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EnglishEdit

 
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EtymologyEdit

Attested in American English since the 1660s, from French Iroquois, Hiroquois (attested since the early 1600s).[1][2] The ultimate origin is uncertain.

PronunciationEdit

  • IPA(key): /ˈɪɹ.ə.kwɔɪ/, /ˈɪɹəkɔɪ/
  • (Canada) IPA(key): /ˈɪɹ.ə.kwɑː/
  • (file)

NounEdit

Iroquois (plural Iroquois)

  1. A member of a confederacy of (originally) five Native American (Indian) tribes: the Mohawks, the Oneidas, the Onondagas, the Cayugas, and the Senecas. Also known as the Iroquois League.
  2. A kind of hairdo where both sides of the head are shaved, leaving only a stripe of hair in the middle.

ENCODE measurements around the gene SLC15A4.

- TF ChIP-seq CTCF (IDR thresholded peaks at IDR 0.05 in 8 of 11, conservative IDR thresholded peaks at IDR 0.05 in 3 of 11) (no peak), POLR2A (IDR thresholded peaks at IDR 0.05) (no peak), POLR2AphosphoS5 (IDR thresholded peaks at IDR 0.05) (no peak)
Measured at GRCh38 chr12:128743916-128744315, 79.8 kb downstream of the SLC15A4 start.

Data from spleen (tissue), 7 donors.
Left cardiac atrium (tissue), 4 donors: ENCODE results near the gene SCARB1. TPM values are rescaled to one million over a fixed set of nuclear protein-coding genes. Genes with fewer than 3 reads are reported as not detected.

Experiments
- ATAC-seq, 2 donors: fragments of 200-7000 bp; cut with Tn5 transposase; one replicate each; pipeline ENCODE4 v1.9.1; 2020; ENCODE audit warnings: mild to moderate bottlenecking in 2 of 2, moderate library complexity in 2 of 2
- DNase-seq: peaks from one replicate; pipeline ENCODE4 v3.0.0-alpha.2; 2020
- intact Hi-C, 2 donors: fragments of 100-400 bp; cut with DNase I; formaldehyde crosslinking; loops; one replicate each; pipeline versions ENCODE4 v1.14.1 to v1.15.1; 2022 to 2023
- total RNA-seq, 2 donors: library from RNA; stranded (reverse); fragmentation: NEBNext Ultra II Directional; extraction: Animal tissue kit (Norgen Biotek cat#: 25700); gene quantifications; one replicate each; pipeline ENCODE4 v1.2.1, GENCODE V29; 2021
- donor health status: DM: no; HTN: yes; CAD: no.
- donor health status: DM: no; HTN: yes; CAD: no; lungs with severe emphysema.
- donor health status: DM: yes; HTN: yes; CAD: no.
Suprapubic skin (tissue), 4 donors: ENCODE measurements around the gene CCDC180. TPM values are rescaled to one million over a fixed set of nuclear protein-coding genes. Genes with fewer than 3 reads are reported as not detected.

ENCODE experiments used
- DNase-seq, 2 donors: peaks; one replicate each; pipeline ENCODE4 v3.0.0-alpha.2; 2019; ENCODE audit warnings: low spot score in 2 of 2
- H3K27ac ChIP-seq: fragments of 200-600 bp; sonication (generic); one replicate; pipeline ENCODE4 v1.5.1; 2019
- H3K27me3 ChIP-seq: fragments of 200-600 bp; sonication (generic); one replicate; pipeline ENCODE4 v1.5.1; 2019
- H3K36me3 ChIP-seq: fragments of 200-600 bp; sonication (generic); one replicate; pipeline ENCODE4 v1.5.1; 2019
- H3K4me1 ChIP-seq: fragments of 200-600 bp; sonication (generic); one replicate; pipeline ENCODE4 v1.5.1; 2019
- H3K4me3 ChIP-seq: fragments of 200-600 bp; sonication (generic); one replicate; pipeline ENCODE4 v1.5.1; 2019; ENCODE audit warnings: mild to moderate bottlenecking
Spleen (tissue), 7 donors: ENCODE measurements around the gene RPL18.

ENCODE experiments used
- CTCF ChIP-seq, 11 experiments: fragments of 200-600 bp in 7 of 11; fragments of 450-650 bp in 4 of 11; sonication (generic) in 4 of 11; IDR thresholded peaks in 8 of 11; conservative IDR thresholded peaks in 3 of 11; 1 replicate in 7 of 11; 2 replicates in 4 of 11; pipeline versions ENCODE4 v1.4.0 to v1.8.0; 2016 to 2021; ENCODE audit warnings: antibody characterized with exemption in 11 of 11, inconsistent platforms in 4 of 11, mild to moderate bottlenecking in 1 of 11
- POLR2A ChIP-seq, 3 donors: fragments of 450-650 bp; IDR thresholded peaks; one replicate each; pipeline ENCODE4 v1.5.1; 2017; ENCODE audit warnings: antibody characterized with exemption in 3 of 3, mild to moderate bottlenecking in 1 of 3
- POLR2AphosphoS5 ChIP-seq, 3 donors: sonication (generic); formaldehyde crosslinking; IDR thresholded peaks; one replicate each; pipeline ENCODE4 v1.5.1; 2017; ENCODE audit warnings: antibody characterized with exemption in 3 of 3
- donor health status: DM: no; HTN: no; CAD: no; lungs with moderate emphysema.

TranslationsEdit

The translations below need to be checked and inserted above into the appropriate translation tables, removing any numbers. Numbers do not necessarily match those in definitions. See instructions at Wiktionary:Entry layout#Translations.

Proper nounEdit

Iroquois

  1. Any of the languages of the Iroquois, belonging to the Iroquoian family of languages.

TranslationsEdit

Derived termsEdit

See alsoEdit

ReferencesEdit

  1. ^ Iroquois” in Dictionary.com Unabridged, Dictionary.com, LLC, 1995–present.
  2. ^ Iroquois” in Merriam–Webster Online Dictionary.
  3. 3.0 3.1 3.2 Gordon Day, Iroquois: An Etymology (1968)
  4. ^ Peter Bakker, A Basque etymology for the amerindian tribal name Iroquois, Man in the Northeast 40 (1990): 89-93
  5. ^ Brad Loewen, Contact in the 16th century (2016)

FrenchEdit

Proper nounEdit

Iroquois

  1. Iroquois